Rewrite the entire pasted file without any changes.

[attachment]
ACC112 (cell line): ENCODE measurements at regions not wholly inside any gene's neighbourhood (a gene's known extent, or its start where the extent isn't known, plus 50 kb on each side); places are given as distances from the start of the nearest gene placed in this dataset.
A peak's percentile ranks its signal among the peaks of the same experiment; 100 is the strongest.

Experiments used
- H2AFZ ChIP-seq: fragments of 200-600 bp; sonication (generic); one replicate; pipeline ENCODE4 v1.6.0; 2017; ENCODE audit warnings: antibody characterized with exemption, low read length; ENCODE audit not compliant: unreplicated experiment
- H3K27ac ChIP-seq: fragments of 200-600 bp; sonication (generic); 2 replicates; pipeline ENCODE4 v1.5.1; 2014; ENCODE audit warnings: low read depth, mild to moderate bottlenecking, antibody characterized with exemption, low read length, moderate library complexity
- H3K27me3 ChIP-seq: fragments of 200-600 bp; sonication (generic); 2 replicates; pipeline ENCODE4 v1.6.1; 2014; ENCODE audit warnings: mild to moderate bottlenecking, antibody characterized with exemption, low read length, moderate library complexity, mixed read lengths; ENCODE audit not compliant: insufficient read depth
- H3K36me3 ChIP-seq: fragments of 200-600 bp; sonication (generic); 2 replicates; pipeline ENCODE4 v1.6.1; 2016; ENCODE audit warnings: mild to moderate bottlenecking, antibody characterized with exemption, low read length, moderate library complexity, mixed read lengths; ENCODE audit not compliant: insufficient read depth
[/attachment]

ACC112 (cell line): ENCODE measurements at regions not wholly inside any gene's neighbourhood (a gene's known extent, or its start where the extent isn't known, plus 50 kb on each side); places are given as distances from the start of the nearest gene placed in this dataset.
A peak's percentile ranks its signal among the peaks of the same experiment; 100 is the strongest.

Experiments used
- H2AFZ ChIP-seq: fragments of 200-600 bp; sonication (generic); one replicate; pipeline ENCODE4 v1.6.0; 2017; ENCODE audit warnings: antibody characterized with exemption, low read length; ENCODE audit not compliant: unreplicated experiment
- H3K27ac ChIP-seq: fragments of 200-600 bp; sonication (generic); 2 replicates; pipeline ENCODE4 v1.5.1; 2014; ENCODE audit warnings: low read depth, mild to moderate bottlenecking, antibody characterized with exemption, low read length, moderate library complexity
- H3K27me3 ChIP-seq: fragments of 200-600 bp; sonication (generic); 2 replicates; pipeline ENCODE4 v1.6.1; 2014; ENCODE audit warnings: mild to moderate bottlenecking, antibody characterized with exemption, low read length, moderate library complexity, mixed read lengths; ENCODE audit not compliant: insufficient read depth
- H3K36me3 ChIP-seq: fragments of 200-600 bp; sonication (generic); 2 replicates; pipeline ENCODE4 v1.6.1; 2016; ENCODE audit warnings: mild to moderate bottlenecking, antibody characterized with exemption, low read length, moderate library complexity, mixed read lengths; ENCODE audit not compliant: insufficient read depth